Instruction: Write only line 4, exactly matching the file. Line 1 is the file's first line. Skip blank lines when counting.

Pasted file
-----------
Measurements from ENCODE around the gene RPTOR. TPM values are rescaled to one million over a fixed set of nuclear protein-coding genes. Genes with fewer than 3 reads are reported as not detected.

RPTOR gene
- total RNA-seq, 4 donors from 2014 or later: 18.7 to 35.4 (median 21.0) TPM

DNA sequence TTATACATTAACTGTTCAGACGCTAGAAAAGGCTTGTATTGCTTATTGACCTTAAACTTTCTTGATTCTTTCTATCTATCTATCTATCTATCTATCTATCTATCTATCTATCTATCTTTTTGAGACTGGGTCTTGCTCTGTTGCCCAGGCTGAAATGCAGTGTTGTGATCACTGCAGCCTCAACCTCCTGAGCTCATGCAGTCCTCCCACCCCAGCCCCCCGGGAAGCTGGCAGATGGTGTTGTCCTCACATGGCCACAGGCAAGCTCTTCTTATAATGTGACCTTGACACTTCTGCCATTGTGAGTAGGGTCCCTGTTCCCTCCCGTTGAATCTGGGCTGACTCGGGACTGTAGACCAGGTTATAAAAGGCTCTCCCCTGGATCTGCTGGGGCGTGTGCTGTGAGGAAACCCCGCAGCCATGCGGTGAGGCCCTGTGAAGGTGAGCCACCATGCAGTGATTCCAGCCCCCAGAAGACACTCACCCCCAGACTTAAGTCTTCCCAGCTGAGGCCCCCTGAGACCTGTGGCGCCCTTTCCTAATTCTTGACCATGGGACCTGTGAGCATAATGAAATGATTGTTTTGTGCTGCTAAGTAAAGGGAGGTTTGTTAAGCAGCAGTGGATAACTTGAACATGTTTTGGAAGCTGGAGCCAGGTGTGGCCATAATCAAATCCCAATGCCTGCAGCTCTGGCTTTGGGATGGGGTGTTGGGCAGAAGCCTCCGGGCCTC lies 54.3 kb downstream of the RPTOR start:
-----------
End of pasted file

DNA sequence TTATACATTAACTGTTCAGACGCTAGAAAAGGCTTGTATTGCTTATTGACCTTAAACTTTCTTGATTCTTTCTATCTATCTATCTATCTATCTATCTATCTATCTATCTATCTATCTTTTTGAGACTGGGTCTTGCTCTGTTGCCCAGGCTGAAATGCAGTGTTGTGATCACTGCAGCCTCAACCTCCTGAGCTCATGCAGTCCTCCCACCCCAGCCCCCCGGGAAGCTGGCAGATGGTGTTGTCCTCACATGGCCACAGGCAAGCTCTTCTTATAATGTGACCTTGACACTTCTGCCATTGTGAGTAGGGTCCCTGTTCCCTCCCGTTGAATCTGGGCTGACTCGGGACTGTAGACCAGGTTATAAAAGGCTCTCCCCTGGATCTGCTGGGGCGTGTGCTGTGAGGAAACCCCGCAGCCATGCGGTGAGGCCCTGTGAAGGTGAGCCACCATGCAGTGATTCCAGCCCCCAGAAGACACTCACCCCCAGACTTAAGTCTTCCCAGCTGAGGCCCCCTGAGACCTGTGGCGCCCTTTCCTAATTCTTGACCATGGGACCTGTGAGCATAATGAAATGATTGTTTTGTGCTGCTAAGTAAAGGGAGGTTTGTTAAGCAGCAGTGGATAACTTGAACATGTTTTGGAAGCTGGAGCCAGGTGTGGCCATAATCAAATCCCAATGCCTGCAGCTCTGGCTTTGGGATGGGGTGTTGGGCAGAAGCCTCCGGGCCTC lies 54.3 kb downstream of the RPTOR start: